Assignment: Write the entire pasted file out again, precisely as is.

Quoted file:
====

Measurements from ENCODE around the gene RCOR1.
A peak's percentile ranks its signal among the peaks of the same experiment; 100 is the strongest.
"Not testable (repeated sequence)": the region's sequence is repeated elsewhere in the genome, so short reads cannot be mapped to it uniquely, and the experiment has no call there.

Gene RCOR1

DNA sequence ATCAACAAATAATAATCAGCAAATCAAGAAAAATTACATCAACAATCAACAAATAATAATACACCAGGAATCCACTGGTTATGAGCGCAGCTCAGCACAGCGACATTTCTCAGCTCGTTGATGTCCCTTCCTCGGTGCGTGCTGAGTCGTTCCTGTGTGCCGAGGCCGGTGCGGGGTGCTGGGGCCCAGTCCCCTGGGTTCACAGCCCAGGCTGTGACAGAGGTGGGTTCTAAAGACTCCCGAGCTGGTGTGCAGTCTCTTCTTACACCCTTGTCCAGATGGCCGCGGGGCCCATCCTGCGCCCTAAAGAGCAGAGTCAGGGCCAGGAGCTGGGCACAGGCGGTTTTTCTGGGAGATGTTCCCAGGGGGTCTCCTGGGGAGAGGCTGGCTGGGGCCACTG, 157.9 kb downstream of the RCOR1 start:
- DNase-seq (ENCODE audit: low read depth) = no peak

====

Measurements from ENCODE around the gene RCOR1.
A peak's percentile ranks its signal among the peaks of the same experiment; 100 is the strongest.
"Not testable (repeated sequence)": the region's sequence is repeated elsewhere in the genome, so short reads cannot be mapped to it uniquely, and the experiment has no call there.

Gene RCOR1

DNA sequence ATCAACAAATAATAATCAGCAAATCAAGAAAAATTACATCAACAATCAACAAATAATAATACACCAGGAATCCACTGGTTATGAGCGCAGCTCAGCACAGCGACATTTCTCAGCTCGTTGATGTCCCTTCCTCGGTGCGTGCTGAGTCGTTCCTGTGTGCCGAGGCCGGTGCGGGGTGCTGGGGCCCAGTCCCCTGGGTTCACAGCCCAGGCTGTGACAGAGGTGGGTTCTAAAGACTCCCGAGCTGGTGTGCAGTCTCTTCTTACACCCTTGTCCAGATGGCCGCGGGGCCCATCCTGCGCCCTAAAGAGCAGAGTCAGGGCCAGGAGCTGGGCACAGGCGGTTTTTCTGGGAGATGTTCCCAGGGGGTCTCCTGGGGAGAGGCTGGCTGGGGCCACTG, 157.9 kb downstream of the RCOR1 start:
- DNase-seq (ENCODE audit: low read depth) = no peak